A. I maintain my own documents area and I point My Documents to this location. Many software applications automatically create their own folders in this area that I don't want to maintain. The best method I've found for deleting all folders except for the ones that I've created is to create and run the following script:
@echo off REM -- Delete everything from a folder except those subfolders listed. D: cd \Documents dir /ad /b > %temp%\folders.list REM -- Remove from the file those folders that you want to keep. findstr /x /v "Books" %temp%\folders.list > %temp%\folders1.list findstr /x /v "Fitness" %temp%\folders1.list > %temp%\folders.list findstr /x /v "Personal" %temp%\folders.list > %temp%\folders1.list findstr /x /v "SavillTech" %temp%\folders1.list > %temp%\folders.list findstr /x /v "Seminars" %temp%\folders.list > %temp%\folders1.list findstr /x /v "Technical" %temp%\folders1.list > %temp%\folders.list REM -- Delete all remaining subfolders. For /f "delims=" %%i in (%temp%\folders.list) do rmdir /s /q "%%i"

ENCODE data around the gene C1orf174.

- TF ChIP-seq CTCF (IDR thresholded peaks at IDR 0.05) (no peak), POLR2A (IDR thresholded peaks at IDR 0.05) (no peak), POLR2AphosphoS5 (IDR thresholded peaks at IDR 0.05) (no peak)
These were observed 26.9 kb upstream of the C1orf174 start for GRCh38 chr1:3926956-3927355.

The script outputs the names of all subfolders to a file. Next, it uses Findstr to output all lines in that first file that don't match the passed text to a second file that the script uses as input on the next line. Notice that the filenames alternate between folders.list and folders1.list. The reason the filenames alternate is because if you try to use Findstr from within a file to search the file for a certain string and output the names of the subfolders to the same file, you get a blank file. Finally, the script uses the second file as input to a For loop that removes each subdirectory left in the first file. Be aware that in my example, the final file that the script creates is folders.list. However, if you want to keep an odd number of folders, your final file would be folders1.list, which you would then use instead of folders.list as the input to the For loop. Failure to specify the correct output file will remove subfolders that you didn't intend to remove.